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Home is an investment rather than an expense, say Manitobans in new survey
Nov 15, 2012

 

The majority of Canadians, at 77 per cent, indicated their home is an investment rather than an expense, according to a new Scotiabank poll conducted by Harris/Decima. 
And residents of Manitoba and Saskatchewan, at 80 per cent, led Canadians in sharing the belief that a home is an investment. 
The investment may extend beyond retirement for some. Among those mortgage holders not yet retired, one-third said they will likely still have their mortgage when they retire. 
But Canadians are eager to leave their mortgages behind, with almost three-quarters of mortgage holders taking at least one step to becoming mortgage-free faster. 
Mortgage holders in Manitoba and Saskatchewan (75 per cent) are more likely than those in Atlantic Canada (53 per cent) and Quebec (54 per cent) to indicate they can make additional mortgage payments.
As well, 35 per cent of Manitoba and Saskatchewan homeowners do not have a mortgage.
When it comes to mortgage-mindset, Canadians are thinking in the right direction:
• Two-thirds (69 per cent) of Canadians report owning a home. For Canadian homeowners, 40 per cent are living mortgage-free.
• The majority (81 per cent) of Canadians agree it is important to become mortgage-free as soon as possible.
• The most common step Canadians are taking to pay off their mortgage faster is to increase the frequency of their regular payments (29 per cent).
• One-third of Canadians (34 per cent) say they will be relying on their home equity to support them in retirement.
“What I want Canadians, who are feeling a little overwhelmed in paying off their mortgages to know, is that paying off their mortgage is totally achievable, and the great news is that a number of Canadians who were in the same position have reached the goal of being mortgage-free,” said David Stafford, managing director of Real Estate Secured Lending at Scotiabank.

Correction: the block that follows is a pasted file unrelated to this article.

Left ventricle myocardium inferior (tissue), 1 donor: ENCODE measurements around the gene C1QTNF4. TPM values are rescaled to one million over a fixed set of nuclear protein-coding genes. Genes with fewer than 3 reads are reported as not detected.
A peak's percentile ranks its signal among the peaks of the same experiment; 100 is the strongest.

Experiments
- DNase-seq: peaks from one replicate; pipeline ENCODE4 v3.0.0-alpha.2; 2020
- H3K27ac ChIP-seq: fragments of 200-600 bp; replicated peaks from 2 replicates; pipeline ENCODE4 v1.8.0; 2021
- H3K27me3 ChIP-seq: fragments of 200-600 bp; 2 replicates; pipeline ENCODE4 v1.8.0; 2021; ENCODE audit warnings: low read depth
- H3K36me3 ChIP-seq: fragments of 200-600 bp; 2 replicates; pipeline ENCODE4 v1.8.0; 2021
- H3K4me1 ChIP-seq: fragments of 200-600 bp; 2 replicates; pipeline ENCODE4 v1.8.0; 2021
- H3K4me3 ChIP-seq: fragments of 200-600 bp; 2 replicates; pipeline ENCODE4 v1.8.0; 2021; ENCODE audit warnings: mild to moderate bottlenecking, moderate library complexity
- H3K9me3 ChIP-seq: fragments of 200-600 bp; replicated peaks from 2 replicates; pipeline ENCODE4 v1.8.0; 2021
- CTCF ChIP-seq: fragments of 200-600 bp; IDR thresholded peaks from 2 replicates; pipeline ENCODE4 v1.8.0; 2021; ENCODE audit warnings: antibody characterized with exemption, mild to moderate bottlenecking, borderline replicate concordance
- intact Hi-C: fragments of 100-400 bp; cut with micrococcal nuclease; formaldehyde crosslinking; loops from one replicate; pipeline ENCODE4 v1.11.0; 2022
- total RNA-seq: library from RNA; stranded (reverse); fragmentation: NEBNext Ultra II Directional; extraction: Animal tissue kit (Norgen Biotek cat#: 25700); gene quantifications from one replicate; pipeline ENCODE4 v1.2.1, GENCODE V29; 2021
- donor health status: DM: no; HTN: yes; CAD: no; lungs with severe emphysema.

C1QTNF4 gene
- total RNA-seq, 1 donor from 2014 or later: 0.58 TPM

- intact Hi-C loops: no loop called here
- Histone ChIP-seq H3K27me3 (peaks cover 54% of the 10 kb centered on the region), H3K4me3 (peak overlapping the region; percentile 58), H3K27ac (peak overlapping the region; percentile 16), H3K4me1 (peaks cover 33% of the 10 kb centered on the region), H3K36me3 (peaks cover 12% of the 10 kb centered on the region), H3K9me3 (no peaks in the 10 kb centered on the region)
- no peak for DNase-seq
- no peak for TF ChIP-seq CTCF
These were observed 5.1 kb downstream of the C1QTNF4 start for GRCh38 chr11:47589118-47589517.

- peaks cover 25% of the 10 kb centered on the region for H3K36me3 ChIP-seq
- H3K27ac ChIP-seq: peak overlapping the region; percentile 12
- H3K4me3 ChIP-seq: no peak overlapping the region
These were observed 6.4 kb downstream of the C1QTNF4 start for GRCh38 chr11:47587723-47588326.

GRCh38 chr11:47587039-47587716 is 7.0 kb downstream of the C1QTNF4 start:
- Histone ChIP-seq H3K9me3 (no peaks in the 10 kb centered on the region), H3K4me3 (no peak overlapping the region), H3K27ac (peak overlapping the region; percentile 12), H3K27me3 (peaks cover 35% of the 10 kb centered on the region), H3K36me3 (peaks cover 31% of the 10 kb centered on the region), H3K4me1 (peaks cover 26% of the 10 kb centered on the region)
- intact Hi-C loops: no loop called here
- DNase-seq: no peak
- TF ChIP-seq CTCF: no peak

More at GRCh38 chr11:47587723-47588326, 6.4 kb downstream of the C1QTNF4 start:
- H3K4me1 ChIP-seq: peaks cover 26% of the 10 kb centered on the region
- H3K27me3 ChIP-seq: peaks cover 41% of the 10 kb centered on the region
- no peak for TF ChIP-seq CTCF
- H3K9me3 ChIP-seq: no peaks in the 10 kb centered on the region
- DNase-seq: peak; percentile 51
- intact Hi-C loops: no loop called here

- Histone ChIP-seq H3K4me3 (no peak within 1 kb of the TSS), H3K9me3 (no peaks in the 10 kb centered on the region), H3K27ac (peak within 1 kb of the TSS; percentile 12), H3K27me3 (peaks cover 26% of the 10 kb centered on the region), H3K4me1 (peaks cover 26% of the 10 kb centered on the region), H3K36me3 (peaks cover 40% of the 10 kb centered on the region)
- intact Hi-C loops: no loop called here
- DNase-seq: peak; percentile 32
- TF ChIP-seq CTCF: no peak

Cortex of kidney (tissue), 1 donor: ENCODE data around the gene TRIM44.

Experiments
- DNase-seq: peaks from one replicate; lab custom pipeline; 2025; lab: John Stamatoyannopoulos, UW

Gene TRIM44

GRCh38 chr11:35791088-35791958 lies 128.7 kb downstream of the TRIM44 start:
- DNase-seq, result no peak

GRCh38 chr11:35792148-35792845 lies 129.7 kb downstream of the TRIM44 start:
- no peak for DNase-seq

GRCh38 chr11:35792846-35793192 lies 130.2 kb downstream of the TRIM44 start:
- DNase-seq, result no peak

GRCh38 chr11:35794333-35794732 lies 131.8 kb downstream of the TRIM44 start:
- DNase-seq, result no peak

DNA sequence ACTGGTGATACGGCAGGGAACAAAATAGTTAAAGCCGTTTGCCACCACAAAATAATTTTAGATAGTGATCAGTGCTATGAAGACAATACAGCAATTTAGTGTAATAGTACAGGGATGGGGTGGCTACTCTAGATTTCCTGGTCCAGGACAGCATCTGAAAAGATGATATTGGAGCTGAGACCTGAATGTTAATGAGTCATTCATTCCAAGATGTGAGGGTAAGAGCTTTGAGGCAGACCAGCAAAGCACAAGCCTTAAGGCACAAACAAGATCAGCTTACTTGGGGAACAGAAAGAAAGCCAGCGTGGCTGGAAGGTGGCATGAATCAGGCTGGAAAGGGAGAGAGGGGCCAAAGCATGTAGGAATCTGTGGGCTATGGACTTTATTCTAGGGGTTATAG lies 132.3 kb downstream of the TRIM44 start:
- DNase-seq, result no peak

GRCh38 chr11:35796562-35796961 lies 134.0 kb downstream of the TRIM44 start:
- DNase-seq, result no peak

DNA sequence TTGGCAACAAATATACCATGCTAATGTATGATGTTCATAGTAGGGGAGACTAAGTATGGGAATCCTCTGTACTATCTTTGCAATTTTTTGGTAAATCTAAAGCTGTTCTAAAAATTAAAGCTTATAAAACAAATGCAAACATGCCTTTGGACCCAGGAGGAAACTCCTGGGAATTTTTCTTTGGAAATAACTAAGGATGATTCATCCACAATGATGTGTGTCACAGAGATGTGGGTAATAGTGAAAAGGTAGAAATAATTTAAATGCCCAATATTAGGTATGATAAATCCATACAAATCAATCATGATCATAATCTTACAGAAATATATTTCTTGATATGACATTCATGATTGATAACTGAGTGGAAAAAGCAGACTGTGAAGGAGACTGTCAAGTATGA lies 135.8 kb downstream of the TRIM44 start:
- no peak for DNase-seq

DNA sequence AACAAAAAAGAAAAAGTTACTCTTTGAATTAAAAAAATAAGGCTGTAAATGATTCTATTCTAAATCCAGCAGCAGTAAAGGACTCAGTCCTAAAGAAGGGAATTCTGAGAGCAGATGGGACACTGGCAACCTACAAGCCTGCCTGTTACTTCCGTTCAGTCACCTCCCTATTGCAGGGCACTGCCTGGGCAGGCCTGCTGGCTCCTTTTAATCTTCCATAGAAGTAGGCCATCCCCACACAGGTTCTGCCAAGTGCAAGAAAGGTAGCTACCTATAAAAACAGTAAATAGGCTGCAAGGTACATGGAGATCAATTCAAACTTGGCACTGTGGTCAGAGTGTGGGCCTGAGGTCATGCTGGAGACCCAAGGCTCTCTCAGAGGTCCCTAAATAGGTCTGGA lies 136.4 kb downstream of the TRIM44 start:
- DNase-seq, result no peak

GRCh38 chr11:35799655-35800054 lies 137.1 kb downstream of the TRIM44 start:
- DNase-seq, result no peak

“With rates at historic lows, there’s never been a better time to take years off your mortgage,” he added.
Canadian homeowners over 55 are the most likely to currently be mortgage-free.
Women are more likely than men to be renting their home (30 per cent of women vs. 24 per cent of men).
Those who are between the ages of 35 and 54 are the most likely to say they are relying on their home equity to support their retirement (41 per cent).
Male mortgage holders are more likely to be able to make additional mortgage payments (70 per cent vs. 51 per cent of women).
Among Canadians who don’t own a home, 12 per cent plan on purchasing a home within the next year, according to the Scotiabank poll.
For some of those wanting to own a home, there have been mortgage rule changes that will effect them more than previous home buyers and mortgage holders, such as the change of the maximum amortization period allowed from 30 to 25 years.
“National activity is likely to remain down from year-ago levels over the fourth quarter of 2012,” said Gregory Klump, the Canadian Real Estate Association’s chief economist. “In the shadow of the latest mortgage rule changes, activity has ratcheted down from higher levels seen during the fourth quarter last year. 
“While some first-time home buyers may no longer qualify for mortgage financing under the new rules, it is likely that many others are stepping back and reassessing how much house they can realistically afford, which is one of the things new mortgage rules were designed to do.”